The legacy of American cinema is altogether too great, too multi-faceted to be represented adequately in one picture; the legacy of any of its most defining figures alone still too vast a subject for a single summarization. Better, then, to lean in the other direction. American cinema's most iconic living figure, Robert Redford, reconciles with his contribution to culture in David Lowery's The Old Man & the Gun, calmly, modestly, with a wry tenderness that intimates an awareness of the disparity between what he represents and what this picture is capable of representing. It's simple, short and bittersweet, a piquant little morsel that evokes the glories of old through loving recreation, only to dissipate just as its flavours begin to coalesce into something substantial, before the glories of old become the follies of today. Redford wants to remind us who he was, what he has done, and that he's still here!
A charming wisp of a picture, The Old Man & the Gun gets by on its charm, and on the gentle games Lowery plays in evincing it. A filmmaker prone to vapid grasps at nostalgia, albeit earnest ones, is better when he lets his earnestness take over; this movie is more of a tribute to the styles of filmmaking that pervaded American cinema when Redford's acting career was at its height, imbued with the lean, unpretentious style of dramatic storytelling of Redford's directing career. Lowery's scale is intentionally small, and sometimes so much so as to be near-insignificant, and at only 90 minutes there's a lot here that withers into the background. Just as one may fondly recall the poignant contributions of supporting performers Danny Glover and Tom Waits, one barely recalls those of Tika Sumpter and John David Washington. Furthermore, after promising beginnings, Lowery's determination to display as few signs as possible of anything of the sort wears the movie out, reducing it to a banal series of scenes designed to reach an inevitable conclusion as swiftly and as inconsequentially as possible. When Lowery lets us in, it's a delightful experience, but when he shuts us out for the sake of stylistic expression, it's oddly tiresome for such a brief movie.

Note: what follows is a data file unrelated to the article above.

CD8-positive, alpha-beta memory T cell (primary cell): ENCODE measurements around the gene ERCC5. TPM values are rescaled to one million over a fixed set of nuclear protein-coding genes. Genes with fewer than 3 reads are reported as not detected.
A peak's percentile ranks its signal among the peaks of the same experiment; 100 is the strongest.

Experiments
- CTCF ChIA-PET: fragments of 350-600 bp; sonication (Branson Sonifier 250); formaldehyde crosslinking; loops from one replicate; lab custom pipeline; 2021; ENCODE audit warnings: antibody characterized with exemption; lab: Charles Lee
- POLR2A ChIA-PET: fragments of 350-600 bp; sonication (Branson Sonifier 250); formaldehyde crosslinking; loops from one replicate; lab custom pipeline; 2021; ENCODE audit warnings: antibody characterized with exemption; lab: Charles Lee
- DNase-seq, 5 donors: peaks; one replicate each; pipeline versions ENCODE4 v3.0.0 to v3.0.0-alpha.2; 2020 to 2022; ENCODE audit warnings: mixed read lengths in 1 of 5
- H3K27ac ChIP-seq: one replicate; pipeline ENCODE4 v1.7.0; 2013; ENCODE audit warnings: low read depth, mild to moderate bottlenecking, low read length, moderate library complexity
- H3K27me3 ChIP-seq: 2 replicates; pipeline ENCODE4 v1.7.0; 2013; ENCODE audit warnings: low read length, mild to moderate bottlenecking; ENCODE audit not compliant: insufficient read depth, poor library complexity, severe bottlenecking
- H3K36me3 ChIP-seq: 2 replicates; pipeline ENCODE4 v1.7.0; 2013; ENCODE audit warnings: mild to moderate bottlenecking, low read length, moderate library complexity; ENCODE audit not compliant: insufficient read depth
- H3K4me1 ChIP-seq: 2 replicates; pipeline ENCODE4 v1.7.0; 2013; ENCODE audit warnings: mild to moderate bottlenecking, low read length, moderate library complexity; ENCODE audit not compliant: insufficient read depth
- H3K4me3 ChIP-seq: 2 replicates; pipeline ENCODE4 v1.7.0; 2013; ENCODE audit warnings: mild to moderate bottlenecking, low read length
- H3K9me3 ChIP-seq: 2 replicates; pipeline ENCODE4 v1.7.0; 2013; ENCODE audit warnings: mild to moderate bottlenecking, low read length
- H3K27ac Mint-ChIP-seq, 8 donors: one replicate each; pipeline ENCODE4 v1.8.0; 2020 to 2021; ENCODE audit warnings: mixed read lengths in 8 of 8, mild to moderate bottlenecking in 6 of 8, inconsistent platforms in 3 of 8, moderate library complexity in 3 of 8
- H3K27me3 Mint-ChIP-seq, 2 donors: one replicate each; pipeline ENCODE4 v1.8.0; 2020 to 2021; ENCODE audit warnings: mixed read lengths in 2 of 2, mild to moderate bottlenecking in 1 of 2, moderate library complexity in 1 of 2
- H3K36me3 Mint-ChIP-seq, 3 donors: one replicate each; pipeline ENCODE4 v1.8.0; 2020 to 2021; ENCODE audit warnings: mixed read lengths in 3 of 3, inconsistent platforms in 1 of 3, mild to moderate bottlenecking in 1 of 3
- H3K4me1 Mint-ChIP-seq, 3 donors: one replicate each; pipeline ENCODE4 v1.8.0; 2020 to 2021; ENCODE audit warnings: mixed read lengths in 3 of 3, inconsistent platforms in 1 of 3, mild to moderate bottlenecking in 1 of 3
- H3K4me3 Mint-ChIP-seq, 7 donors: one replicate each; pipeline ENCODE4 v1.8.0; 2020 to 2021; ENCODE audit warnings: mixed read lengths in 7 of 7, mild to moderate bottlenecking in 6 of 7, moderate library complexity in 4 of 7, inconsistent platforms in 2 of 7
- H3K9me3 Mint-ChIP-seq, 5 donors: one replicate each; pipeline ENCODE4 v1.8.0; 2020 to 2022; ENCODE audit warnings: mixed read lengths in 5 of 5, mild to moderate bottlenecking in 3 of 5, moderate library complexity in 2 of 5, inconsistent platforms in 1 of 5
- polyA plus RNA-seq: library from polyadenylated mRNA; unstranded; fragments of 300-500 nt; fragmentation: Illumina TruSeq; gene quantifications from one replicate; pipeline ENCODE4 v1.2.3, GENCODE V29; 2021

But there's always Robert Redford (there's also always Casey Affleck, who's not necessarily bad, just too superfluous to warrant such prominence). And there's Sissy Spacek too, the kind of actor who makes every role seem like the role she was born to play, the role she's been playing all her life. Redford's been playing this role all his life - that's the joke, and the reason for the status he now holds within American cinema. He and it are inextricable not only for what they have accomplished together but for their remarkable similarity: solid, talented performers, rarely too challenging, and too rarely exceptional, but watchable to the end. The Old Man & the Gun is emphatically not the end for Redford, and it's as fitting a conclusion for his career as it is a continuation, a declaration of relevance even as it must dredge up the past to do so. That legacy, though, is what has brought both him and us here, reflecting fondly and looking ahead excitedly.
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